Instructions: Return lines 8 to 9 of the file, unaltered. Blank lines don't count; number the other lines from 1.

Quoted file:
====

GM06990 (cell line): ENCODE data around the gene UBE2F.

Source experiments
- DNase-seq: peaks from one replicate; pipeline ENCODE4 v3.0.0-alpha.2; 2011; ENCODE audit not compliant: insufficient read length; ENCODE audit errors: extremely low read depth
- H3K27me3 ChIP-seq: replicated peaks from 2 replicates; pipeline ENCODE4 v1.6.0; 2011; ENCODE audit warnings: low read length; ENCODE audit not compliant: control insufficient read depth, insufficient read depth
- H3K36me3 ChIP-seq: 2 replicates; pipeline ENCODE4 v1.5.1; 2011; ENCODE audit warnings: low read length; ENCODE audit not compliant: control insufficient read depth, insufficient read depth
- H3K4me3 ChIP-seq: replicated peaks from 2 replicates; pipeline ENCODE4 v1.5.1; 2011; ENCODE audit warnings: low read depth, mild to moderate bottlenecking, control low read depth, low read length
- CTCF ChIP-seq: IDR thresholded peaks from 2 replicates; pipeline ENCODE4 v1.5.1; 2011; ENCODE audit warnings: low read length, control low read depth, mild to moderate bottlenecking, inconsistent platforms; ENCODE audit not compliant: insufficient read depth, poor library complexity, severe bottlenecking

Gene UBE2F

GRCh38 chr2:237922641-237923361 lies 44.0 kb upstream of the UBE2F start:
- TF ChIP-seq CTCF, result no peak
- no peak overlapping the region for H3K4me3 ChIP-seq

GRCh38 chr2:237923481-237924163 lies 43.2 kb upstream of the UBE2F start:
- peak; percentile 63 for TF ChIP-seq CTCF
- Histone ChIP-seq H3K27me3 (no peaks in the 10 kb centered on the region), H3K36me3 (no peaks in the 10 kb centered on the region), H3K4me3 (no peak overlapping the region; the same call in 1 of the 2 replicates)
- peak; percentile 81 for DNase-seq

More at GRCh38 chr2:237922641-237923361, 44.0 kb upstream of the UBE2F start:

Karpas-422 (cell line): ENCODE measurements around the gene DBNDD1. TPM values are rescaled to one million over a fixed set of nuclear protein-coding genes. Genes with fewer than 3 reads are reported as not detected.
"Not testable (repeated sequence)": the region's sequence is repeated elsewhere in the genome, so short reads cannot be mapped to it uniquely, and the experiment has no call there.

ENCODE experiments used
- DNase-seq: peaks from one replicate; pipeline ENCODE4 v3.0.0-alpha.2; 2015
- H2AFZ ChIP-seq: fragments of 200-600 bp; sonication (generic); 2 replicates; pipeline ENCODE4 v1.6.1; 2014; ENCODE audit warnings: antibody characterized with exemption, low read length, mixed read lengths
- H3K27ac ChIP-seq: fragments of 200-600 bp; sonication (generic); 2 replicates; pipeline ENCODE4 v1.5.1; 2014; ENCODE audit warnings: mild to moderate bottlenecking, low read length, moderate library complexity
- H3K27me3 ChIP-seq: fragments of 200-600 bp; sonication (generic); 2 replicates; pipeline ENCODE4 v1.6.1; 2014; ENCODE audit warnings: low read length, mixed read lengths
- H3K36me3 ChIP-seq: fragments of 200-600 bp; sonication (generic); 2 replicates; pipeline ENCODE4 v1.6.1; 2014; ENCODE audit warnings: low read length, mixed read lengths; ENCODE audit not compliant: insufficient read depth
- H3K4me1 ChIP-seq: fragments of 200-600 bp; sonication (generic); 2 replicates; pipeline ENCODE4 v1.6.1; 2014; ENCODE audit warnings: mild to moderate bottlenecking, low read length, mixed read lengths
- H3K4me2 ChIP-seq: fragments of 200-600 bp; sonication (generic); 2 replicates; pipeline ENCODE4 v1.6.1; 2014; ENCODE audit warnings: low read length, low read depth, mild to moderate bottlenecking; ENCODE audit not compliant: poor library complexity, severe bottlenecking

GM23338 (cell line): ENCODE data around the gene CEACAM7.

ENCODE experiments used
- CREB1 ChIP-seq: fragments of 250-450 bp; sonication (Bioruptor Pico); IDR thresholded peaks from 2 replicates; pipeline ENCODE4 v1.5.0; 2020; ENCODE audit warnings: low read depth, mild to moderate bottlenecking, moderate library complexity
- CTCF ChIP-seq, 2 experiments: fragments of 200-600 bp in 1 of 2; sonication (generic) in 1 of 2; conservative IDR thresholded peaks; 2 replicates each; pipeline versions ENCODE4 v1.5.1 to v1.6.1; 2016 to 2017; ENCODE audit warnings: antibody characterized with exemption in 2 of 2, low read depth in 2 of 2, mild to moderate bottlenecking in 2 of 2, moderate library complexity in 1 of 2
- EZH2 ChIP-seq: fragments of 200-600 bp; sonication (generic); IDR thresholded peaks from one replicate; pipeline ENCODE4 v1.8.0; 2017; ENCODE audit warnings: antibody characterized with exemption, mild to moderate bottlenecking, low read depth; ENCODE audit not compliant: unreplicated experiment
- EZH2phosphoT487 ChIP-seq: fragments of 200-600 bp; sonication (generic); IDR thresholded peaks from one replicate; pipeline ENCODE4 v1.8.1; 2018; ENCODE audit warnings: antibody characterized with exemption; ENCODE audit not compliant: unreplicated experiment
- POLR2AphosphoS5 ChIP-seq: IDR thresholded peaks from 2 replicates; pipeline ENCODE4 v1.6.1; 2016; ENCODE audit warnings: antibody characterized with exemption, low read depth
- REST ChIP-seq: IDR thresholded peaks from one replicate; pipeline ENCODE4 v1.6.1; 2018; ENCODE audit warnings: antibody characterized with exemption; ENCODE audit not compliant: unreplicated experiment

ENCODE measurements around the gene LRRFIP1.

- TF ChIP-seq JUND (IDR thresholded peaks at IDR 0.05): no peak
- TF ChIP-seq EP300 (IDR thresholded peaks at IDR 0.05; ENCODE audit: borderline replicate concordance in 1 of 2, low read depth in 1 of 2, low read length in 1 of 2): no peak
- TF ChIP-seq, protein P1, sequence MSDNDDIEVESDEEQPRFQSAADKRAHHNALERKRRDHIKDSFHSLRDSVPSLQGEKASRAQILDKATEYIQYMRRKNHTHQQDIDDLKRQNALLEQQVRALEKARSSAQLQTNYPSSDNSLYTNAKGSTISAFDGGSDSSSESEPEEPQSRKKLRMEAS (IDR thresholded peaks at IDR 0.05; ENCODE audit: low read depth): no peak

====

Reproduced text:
Gene UBE2F

GRCh38 chr2:237922641-237923361 lies 44.0 kb upstream of the UBE2F start: